It must be noted that section 515 did not chronologically supersede section 510. Section 515 was enacted in 1906; and section 510 was adopted in 1950.
Additionally, this Court has been impressed with, and influenced by, the fact that Section 515(a) refers only to a special designation by the "Attorney General", while section 2516(1) adds the additional limiting language of "the Attorney General, or any Assistant Attorney General specially designated by the Attorney General". As was pointed out by the Federal District Court for the Southern District of Florida, in United States v. Robinson, supra, at p. 58:
". . . it is absolutely clear how far Congress intended that the Attorney General's power of subdelegation in wiretap authorizations should extend. It is a long-recognized rule of statutory construction that the enumeration of specific items implies the exclusion of all others . . ."
The lack of such "specifications" in section 515(a) clearly implies a justification for a far more broad and liberal interpretation for said section than that afforded section 2516(1) in Giordano.
The question now arises as to whether or not Richard G. Kleindienst, as Deputy Attorney General of the United States, possessed, on May 20, 1971, the delegated authority to appoint Mr. Levin as a special attorney. The answer is, very definitely in the affirmative.
Pursuant to 28 U.S.C. § 510, and prior to May 20, 1971, the Attorney General delegated his appointive powers under section 515(a) to his Deputy Attorney General. This delegation of authority was in full force and effect on May 20, 1971.
See 28 C.F.R. § 0.135, revised as of January 1, 1971. Said § 0.135 reads, in pertinent part, as follows:
§ 0.135. Deputy Attorney General —
The Deputy Attorney General is authorized to exercise the power and authority vested in the Attorney General to take final action in matters pertaining to:
(b) The appointment of Assistant U.S. Attorneys and other attorneys to assist U.S. Attorneys when the public interest so requires. . . ."
Section 0.135 was revoked by Order number 543-75 on October 17, 1973. See 38 Fed. Reg. 29586.
As is mentioned in footnote 12, supra, section 0.135 was not revoked until October 17, 1973. The movants' allegation that sections 0.55 and 0.60 of Title 28 of the Code of Federal Regulations are applicable to the instant controversy is without merit insofar as said section 0.60 was not adopted until after Mr. Levin received his appointment, that is, said section 0.60 was enacted on June 29, 1972.
It is clearly apparent, therefore, that the Attorney General had the power to, and did in fact, delegate his section 515(a) appointive powers to Deputy Attorney General Kleindienst.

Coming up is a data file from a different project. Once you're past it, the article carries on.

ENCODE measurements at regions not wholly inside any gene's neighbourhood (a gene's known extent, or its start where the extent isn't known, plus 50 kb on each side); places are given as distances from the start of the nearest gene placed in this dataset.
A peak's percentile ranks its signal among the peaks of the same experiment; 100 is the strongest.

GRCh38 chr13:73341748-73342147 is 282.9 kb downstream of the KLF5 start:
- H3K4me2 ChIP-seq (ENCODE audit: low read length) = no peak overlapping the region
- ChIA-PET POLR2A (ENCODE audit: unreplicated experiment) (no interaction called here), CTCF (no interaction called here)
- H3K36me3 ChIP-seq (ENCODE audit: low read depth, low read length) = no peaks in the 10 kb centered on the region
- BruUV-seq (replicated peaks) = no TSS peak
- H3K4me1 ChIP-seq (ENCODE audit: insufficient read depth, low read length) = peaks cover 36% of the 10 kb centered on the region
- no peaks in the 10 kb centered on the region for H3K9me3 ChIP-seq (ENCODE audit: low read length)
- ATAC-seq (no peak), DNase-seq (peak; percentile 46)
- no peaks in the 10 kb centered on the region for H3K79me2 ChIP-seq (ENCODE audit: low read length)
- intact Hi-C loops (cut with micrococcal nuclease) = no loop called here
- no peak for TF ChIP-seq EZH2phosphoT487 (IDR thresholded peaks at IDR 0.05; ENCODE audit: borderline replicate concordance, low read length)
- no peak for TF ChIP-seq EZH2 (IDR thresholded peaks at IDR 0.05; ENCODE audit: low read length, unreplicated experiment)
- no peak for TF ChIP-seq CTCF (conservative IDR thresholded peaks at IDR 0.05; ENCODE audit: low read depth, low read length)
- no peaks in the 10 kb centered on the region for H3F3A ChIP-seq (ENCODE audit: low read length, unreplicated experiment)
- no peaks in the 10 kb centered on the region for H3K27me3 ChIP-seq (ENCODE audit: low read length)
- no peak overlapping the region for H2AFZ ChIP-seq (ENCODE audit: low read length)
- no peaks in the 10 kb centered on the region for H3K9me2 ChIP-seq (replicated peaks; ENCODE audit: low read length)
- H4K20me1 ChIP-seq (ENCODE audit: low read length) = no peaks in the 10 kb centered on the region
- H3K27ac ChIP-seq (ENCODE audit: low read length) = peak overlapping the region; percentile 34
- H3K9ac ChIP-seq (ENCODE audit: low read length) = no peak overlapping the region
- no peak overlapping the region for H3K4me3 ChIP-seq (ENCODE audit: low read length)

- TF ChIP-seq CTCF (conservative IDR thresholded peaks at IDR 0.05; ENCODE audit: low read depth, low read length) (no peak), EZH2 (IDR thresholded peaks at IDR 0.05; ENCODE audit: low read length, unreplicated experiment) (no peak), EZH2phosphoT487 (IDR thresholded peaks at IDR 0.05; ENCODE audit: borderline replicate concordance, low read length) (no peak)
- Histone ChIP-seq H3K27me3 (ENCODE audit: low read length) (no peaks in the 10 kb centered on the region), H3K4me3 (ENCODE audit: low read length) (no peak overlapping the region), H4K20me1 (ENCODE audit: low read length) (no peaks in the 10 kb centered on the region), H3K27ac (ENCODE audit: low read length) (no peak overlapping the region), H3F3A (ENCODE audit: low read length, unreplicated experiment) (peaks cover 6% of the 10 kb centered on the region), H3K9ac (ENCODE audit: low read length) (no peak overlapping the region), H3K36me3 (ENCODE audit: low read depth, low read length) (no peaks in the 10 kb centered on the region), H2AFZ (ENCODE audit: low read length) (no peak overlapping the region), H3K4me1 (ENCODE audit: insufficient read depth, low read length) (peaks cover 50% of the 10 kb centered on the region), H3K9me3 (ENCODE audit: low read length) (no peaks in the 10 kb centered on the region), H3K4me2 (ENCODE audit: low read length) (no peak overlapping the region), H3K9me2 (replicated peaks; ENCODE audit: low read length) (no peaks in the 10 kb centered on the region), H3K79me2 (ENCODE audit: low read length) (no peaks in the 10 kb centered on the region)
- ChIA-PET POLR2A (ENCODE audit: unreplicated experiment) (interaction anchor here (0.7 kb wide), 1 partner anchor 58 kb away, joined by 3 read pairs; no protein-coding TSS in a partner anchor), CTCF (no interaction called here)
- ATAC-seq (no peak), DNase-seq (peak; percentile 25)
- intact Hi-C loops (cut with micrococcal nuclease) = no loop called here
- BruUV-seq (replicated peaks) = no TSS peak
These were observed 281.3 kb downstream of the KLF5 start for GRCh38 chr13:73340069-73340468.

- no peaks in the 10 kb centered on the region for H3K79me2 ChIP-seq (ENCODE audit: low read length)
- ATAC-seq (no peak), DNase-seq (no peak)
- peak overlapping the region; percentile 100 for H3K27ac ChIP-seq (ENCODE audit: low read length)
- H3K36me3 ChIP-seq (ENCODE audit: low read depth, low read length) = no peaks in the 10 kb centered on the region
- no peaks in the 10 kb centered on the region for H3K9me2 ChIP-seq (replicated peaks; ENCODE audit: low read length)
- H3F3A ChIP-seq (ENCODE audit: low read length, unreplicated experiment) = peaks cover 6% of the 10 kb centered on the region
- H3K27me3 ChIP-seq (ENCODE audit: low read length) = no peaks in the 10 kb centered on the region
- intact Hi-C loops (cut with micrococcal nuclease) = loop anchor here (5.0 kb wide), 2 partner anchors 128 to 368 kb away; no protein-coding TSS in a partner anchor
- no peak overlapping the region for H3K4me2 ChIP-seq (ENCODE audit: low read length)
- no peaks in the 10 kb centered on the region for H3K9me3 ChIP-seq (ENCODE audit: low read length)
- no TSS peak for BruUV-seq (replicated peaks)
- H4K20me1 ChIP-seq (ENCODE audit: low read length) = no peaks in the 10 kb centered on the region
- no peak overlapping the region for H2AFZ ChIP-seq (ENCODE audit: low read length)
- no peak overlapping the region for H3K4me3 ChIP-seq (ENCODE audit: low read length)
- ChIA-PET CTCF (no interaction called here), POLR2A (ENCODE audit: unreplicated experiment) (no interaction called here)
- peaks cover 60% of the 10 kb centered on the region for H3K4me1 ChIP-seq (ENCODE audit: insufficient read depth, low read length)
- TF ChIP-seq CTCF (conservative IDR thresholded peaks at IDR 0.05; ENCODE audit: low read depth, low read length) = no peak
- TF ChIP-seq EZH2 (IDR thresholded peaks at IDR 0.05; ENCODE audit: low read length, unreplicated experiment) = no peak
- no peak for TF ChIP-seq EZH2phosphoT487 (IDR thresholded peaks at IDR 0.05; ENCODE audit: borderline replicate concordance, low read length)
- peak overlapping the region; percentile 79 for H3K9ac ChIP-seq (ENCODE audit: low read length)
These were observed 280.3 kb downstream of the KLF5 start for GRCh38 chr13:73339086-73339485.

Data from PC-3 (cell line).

B. Mr. Levin's Letter of Appointment and Section 515(a)s Specificity Requirements
Section 515(a) contains the express requirement that the appointment of a special attorney must, to be effective, be accompanied by a "specific direction", in one form or another, from the Attorney General or one of his authorized subordinates. The movants have, in reliance on this purported statutory requirement of specificity, challenged the validity of Mr. Levin's letter of appointment. Specifically, the movants contend that the provisions found in Mr. Levin's letter of appointment relating to his official powers and scope of authority are too broad and non-specific to satisfy the aforementioned section 515(a) specificity requirements.
At this point it should be noted that the Department of Justice has utilized two basic forms for Strike Force letters of appointment. The first category, within which Mr. Levin's letter is included, is the more specific in its description of the appointee's powers and scope of authority. These "specific" letters contain a detailed enumeration of federal statutes the violation of which the Strike Force appointee is authorized to investigate. Subsequent to a listing of these discrete statutory provisions, said "specific letters authorize, in more general terms, investigations into alleged violations of "other criminal laws of the United States". The second, more general category, which has been widely utilized by the Department of Justice since 1972, contains solely very general language authorizing investigations into suspected violations of the criminal laws of the United States.
Resolution of the inquiry as to whether or not Mr. Levin's letter of appointment satisfies section 515(a)'s specificity requirements, of necessity, entails a reasoned analysis as to the nature and scope of said requirements.